Steve Linick irritated powerful Democrats and Republicans alike in his seven years as the independent watchdog investigating waste and mismanagement at the State Department. Still, he was stunned by a Friday night phone call saying President Donald Trump had fired him.
Linick’s access to the computer system, and to the building, was cut off. He asked for a reason, and none was given. He could only surmise his dismissal as inspector general was tied to him investigating Secretary of State Mike Pompeo, according to a person familiar with his account, who spoke on the condition of anonymity to discuss a private conversation.
Linick’s dismissal was part of a wave of firings or demotions by Trump that, even for a president with a “you’re fired” catchphrase, has been notably brazen for their appearance of retribution and vindictiveness. Trump’s moves, coming with Washington consumed by the coronavirus, have upended the longstanding, bipartisan support for officials tasked with ensuring the integrity of government agencies — and roiled a watchdog community whose work presidents may not always like but learn to tolerate.
“There’s a tension between what his instincts are, which is to brook no criticism whatsoever, and what the inspector general’s job is as defined by statute, which is to do independent audits and investigations,” said former Justice Department inspector general Michael Bromwich.
Trump’s actions, done with minimal explanation, have triggered congressional demands for answers, with House investigators scheduled to interview Linick on Wednesday. Adding to the alarm is that they’ve resulted in promotions for people with dubious qualifications and, in some cases, apparent conflicts.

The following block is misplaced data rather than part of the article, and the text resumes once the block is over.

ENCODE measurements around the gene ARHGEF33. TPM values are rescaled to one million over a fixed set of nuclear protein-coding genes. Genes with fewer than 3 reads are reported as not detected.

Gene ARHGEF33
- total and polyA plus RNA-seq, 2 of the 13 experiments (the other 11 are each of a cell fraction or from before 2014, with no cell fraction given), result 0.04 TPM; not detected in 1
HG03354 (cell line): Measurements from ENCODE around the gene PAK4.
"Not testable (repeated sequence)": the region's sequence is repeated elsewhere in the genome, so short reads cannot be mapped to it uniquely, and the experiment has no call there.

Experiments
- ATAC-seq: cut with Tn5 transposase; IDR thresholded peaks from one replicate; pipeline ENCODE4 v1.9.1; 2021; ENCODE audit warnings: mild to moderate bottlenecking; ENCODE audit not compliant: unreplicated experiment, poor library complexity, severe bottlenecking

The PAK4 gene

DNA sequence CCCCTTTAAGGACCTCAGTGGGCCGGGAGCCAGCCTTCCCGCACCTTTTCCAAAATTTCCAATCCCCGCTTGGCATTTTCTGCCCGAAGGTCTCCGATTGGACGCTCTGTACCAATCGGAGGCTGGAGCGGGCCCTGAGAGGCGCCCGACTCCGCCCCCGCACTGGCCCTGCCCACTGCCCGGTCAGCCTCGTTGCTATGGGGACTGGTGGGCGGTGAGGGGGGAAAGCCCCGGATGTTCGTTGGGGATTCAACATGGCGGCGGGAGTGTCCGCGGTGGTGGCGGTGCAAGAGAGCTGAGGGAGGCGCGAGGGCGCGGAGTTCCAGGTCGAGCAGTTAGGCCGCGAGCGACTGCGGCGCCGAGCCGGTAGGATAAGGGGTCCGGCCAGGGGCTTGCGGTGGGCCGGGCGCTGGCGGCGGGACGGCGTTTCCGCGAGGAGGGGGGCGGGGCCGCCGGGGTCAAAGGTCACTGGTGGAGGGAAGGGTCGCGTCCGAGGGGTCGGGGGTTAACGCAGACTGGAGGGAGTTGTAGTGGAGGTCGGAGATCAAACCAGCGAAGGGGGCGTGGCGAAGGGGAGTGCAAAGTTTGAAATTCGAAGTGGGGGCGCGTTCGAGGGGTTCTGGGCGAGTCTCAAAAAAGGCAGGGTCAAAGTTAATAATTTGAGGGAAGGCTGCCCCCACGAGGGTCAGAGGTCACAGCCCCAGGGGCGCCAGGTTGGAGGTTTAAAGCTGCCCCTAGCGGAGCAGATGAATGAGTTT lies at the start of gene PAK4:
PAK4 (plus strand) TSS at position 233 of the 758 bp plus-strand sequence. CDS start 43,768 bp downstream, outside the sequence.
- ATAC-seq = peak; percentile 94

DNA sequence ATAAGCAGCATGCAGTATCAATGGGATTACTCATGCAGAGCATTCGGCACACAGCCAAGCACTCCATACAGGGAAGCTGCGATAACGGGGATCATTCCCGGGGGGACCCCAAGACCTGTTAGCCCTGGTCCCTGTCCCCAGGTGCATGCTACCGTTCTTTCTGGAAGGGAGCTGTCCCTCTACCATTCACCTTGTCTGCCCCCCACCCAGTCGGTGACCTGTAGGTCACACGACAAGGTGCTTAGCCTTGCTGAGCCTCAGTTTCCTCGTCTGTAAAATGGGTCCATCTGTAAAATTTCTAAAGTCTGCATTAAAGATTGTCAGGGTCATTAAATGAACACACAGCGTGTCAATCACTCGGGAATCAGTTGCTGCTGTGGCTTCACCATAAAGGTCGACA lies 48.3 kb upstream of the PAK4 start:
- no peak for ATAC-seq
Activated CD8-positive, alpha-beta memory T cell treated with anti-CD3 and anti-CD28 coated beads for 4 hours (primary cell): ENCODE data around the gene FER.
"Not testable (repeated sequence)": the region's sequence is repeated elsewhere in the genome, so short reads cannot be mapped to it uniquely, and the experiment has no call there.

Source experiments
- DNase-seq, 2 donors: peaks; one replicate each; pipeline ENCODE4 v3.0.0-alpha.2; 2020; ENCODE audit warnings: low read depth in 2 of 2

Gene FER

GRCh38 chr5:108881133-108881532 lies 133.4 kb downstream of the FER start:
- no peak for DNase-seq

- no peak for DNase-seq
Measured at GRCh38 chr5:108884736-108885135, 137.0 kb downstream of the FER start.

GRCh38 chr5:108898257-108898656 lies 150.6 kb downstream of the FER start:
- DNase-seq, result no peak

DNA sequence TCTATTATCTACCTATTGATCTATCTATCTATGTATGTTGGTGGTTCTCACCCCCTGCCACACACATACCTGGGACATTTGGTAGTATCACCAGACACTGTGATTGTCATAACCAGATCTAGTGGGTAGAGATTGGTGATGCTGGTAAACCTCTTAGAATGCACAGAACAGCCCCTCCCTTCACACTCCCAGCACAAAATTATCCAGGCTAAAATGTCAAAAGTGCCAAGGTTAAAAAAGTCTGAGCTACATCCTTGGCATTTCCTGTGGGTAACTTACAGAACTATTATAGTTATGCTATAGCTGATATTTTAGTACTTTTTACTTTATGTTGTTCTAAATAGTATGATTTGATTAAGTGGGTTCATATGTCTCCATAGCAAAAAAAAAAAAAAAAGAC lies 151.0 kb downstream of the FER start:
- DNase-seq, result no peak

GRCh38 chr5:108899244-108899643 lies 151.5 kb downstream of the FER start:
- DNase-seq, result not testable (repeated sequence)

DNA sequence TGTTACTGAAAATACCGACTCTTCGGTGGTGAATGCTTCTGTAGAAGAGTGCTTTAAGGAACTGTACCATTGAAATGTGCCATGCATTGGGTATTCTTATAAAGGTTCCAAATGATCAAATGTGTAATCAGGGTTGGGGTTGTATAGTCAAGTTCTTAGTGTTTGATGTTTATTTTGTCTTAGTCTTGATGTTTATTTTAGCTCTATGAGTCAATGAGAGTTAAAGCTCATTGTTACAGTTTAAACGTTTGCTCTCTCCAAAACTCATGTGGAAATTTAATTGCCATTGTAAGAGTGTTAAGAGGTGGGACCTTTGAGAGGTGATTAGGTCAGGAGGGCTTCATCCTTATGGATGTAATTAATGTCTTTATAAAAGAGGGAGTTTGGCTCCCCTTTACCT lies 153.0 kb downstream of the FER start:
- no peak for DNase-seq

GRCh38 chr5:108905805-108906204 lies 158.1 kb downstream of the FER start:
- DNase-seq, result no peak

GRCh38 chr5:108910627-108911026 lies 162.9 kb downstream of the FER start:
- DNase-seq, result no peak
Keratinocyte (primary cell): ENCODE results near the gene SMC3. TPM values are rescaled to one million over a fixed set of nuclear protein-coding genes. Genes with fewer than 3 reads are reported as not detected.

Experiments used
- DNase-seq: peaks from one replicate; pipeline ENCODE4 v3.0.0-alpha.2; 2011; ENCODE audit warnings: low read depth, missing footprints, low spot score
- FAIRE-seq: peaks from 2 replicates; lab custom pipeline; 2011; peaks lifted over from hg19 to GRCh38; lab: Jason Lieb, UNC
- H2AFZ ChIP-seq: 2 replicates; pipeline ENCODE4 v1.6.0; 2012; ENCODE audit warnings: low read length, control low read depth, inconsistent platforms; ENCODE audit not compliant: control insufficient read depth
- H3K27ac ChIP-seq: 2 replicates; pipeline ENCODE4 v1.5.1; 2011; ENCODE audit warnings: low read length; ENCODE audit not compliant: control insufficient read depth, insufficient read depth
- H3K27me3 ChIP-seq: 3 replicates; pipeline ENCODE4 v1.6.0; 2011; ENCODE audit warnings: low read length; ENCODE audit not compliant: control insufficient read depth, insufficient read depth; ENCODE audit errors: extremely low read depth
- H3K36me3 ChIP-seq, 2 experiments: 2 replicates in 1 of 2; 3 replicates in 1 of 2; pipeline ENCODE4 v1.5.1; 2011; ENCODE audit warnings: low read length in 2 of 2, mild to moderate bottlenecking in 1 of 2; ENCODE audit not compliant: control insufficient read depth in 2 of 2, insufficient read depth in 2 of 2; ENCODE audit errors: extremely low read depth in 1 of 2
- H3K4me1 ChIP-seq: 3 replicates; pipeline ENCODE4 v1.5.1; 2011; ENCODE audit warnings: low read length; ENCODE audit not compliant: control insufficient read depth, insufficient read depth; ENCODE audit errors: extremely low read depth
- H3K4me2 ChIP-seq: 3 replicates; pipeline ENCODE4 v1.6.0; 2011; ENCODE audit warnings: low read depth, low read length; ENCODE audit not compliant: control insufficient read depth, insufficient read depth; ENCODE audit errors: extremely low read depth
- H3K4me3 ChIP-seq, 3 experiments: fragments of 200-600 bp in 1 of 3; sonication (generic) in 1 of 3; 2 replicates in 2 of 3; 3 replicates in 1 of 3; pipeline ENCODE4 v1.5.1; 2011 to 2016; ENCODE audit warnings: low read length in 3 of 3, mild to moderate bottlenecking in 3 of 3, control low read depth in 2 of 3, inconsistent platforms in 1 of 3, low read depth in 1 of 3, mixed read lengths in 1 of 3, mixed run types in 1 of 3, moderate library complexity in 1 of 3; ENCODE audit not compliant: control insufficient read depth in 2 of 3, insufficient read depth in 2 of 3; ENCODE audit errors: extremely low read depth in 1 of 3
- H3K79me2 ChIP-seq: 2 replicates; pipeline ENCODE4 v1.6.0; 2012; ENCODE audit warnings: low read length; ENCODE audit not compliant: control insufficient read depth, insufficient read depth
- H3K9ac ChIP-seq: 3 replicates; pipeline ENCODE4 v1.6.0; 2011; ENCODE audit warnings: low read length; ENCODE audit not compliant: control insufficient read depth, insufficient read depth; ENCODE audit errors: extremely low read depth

Trump has made clear at least some of the moves were personal.
He said he fired the intelligence community watchdog, Michael Atkinson, in April because he had alerted Congress to the whistleblower report on Ukraine that Democrats used for his impeachment. He raged that Atkinson was insufficiently loyal and part of the “Deep State” that has opposed his presidency from the beginning, according to three current or former administration officials. Trump had wanted to fire Atkinson weeks earlier, only to be talked out of it by his advisers, they said.
After he fired Linick last month, he labeled him an Obama appointee and said he’d acted on the encouragement of Pompeo, who denied it was retaliation but said he wished he’d recommended it sooner.
In between, Trump selected a replacement for Christi Grimm of Health and Human Services after she issued a report that the president openly scorned. He demoted Glenn Fine as acting Defense Department watchdog, stripping him of oversight of the $2 trillion coronavirus relief effort. Democrats have raised questions about whether a Transportation Department acting inspector general who was removed was replaced for political reasons, too.
All presidents take umbrage at inspector general oversight, a post-Watergate concept meant to root out waste, fraud and corruption. Armed with teams of investigators and broad powers, the more than 70 inspectors general are often a thorn for their agencies, documenting profligate spending, mismanagement and other concerns — CIA interrogation of terror suspects, for instance — that can make front-page news.